The idea that multiple people are required to work together to accomplish a task is now commonplace. Having meetings and sending emails are expected in most scenarios, but in the world of data you typically need to share data and some form of script that manipulates the data. We will discuss sharing a Paxata project (the equivalent of an Excel macro or Visual Basic script) in a future article.
Sharing in Excel is very easy. All you have to do is send your file to another person or group of people. This is typically done via email, but it is also accomplished by putting the file on a shared drive or saving it in Sharepoint. At this point there is no security on your data and you need to put complete trust in the other individuals that they will not take the data out the door with them. It is important to note that sharing is not the same thing as collaborating. Collaborating suggests that the users are essentially equal and that everyone can do everything without having to coordinate with other users.
You probably have experienced some of these issues associated with sharing.
Once the file gets larger, you may not be able to send it via email.
When you get a newer version of the source data, you need to update the spreadsheet and send it out again. This makes you the bottleneck.
You have a hard time taking vacations or even a sick day, because you are needed to complete the process.
It becomes very easy to mistake an old version of the file as the current because all the prior versions are in someone else's email. People might come to the wrong conclusion because their information is out of date.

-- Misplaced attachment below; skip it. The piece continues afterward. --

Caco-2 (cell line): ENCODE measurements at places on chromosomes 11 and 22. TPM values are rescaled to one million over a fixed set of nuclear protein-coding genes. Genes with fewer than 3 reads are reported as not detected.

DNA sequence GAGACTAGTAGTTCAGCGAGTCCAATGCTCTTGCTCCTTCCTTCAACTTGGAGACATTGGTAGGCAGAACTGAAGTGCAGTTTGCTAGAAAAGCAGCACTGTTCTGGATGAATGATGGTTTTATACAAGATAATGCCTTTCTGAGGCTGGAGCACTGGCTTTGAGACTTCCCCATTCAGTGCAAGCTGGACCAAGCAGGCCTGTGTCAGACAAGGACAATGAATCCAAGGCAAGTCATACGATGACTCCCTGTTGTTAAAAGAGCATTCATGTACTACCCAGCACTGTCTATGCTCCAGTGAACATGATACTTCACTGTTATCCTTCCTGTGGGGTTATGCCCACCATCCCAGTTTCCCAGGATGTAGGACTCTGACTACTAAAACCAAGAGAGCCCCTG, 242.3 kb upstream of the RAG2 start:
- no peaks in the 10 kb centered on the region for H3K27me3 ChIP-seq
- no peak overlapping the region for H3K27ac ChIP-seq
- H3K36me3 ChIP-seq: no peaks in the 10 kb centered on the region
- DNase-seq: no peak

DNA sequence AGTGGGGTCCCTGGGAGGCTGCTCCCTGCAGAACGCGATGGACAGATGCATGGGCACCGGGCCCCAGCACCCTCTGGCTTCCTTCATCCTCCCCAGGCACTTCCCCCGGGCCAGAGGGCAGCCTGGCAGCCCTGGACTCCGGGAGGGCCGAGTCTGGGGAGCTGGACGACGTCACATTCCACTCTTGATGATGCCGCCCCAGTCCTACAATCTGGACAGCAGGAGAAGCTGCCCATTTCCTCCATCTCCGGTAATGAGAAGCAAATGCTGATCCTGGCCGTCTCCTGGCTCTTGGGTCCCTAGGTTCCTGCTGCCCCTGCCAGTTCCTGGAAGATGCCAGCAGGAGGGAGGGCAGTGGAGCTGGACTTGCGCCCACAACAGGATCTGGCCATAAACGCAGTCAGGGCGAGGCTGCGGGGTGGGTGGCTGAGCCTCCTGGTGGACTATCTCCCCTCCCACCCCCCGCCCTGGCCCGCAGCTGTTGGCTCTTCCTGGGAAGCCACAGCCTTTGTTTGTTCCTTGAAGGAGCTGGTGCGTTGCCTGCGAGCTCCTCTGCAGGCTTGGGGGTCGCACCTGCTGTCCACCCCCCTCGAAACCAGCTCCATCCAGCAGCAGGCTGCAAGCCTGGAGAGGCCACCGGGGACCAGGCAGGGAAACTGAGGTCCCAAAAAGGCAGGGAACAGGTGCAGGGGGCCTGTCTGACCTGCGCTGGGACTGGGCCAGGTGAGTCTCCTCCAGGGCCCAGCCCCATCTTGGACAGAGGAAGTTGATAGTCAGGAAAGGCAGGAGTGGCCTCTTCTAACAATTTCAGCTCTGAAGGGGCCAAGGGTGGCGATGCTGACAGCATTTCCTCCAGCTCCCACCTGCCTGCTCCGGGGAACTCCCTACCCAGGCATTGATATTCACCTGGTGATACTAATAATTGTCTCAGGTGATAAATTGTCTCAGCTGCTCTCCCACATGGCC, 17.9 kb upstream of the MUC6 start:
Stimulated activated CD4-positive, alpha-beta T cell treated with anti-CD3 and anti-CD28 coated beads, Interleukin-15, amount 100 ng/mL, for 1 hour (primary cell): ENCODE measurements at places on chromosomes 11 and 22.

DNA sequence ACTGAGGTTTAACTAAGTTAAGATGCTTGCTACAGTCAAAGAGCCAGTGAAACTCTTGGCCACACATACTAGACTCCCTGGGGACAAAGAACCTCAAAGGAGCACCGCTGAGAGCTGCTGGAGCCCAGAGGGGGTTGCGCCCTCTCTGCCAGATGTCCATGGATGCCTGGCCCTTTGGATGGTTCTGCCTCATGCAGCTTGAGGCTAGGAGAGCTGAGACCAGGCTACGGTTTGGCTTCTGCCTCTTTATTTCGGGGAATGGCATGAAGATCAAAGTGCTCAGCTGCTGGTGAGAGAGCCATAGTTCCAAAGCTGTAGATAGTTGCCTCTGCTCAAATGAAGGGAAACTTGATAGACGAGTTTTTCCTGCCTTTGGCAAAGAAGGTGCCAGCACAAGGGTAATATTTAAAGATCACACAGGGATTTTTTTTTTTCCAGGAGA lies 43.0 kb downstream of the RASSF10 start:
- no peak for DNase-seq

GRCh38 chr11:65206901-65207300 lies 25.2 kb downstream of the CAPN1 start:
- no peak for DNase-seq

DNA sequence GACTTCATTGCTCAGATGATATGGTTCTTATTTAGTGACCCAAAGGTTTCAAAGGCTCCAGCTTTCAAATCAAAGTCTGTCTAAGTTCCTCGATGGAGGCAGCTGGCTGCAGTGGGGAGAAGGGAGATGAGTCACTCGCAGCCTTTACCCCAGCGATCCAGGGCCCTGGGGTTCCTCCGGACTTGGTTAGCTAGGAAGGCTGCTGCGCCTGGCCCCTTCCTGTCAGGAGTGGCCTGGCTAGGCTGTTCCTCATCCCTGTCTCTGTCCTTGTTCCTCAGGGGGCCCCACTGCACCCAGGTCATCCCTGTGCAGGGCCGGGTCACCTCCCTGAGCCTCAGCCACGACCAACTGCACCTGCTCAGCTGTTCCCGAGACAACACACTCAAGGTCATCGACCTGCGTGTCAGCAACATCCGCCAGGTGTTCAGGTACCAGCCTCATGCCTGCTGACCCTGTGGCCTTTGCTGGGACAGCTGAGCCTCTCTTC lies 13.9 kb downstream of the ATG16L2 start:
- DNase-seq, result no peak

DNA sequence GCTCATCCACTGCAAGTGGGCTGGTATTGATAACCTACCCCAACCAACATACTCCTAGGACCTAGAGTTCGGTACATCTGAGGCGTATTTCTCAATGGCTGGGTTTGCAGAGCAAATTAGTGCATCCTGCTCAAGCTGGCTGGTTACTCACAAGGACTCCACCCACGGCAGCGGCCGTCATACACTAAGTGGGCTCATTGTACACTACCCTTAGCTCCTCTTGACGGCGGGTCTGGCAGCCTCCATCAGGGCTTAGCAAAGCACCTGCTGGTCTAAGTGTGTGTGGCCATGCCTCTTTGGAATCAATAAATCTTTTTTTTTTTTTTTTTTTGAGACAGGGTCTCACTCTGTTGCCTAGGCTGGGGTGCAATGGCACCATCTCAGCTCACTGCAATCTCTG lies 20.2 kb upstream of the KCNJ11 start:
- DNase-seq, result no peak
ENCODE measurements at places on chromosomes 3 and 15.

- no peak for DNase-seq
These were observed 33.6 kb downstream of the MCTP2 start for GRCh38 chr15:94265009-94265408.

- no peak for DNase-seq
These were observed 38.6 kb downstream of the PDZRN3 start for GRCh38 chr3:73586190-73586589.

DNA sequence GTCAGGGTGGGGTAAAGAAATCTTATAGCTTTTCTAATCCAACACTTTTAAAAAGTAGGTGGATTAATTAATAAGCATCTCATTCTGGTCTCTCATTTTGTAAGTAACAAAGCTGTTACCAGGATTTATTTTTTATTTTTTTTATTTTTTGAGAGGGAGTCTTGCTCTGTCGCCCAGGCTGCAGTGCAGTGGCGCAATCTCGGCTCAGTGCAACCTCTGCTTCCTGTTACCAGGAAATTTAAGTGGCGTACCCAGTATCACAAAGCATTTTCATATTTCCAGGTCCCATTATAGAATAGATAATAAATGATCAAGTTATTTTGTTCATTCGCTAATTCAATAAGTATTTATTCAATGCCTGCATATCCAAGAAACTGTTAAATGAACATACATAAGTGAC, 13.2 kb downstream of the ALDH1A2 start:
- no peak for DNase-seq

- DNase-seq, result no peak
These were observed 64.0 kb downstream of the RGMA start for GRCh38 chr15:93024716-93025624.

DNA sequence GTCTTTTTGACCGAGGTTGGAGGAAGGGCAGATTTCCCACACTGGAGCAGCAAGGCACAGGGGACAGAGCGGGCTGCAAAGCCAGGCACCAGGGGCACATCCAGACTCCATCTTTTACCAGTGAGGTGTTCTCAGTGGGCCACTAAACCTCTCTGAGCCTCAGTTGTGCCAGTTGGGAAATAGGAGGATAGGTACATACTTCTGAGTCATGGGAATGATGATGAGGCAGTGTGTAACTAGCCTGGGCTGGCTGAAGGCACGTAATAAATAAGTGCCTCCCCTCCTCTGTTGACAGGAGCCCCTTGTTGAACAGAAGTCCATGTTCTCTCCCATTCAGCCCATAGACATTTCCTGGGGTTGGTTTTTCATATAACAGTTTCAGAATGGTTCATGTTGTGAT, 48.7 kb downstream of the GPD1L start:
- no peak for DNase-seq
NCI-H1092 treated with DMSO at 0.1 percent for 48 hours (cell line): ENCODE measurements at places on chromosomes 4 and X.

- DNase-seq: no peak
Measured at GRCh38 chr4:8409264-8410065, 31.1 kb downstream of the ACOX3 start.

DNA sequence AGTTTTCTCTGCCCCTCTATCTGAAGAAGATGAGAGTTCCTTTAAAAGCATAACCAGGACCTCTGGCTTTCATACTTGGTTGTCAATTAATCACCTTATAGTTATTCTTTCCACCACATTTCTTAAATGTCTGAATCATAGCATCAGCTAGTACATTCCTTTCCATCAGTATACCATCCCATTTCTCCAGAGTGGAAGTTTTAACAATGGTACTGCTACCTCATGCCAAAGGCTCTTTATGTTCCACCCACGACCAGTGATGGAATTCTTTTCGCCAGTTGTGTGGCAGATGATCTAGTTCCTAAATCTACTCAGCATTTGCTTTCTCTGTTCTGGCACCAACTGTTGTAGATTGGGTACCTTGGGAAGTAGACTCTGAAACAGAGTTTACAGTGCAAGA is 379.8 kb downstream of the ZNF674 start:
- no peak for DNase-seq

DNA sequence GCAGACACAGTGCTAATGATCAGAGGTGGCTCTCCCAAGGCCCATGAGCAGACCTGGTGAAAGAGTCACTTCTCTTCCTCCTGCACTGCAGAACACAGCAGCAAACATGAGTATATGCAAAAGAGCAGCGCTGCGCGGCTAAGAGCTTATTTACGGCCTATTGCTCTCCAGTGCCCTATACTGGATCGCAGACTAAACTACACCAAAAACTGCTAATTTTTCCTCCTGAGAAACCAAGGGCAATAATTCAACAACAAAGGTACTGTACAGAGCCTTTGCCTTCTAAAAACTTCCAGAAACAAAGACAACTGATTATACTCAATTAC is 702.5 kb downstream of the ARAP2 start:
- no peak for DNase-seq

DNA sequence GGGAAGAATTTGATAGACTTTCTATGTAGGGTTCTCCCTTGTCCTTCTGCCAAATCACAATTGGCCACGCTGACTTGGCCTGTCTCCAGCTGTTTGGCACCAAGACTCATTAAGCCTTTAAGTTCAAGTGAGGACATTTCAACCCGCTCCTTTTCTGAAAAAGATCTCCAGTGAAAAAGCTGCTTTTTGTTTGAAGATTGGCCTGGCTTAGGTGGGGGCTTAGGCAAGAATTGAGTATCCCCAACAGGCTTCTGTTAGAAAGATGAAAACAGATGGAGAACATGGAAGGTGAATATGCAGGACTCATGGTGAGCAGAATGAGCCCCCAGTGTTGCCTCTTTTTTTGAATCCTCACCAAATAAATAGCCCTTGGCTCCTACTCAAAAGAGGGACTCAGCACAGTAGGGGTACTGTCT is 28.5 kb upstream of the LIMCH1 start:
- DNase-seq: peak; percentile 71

If the person you shared the data with sees something that should be changed, if they change it the original owner no longer has the most recent version. Ownership becomes a problem.
If the person just sends a message back to you to make the changes, you continue to be the bottleneck.
...and many others
Since everything in Paxata occurs on a server, just changing a few settings makes it very easy to give access of your data to others. If you are the owner of the dataset meaning that you are the one that initially created it, then you get to decide who else can work with it. If you were given rights to someone else's assets then that person has already decided if they wanted to give you the rights to share it with others. In Paxata, when the data is updated to a more recent version of the data, everyone that has rights to the dataset will automatically see it; no additional work is necessary. Since datasets are not copied, the dataset only exists once. It is not flooding your emails or file servers with various versions of the file. Most importantly, the data remains secure.
To share a dataset Hover over the "More Actions" then select the menu "edit details"
On the left side of the screen, select the "permissions" menu
Select the "USERS" menu (or GROUPS if appropriate)
Select the user by opening the drop down then either scroll to the user or type in to search
Select the permissions that are appropriate, then click save (or repeat for other users)
In this example, I have now logged in as user2 and the following image shows the datasets that I can see. Take note that the file was created by a different user. You can also see that the delete button has been deactivated since the initial user didn't give user2 the right to delete the dataset.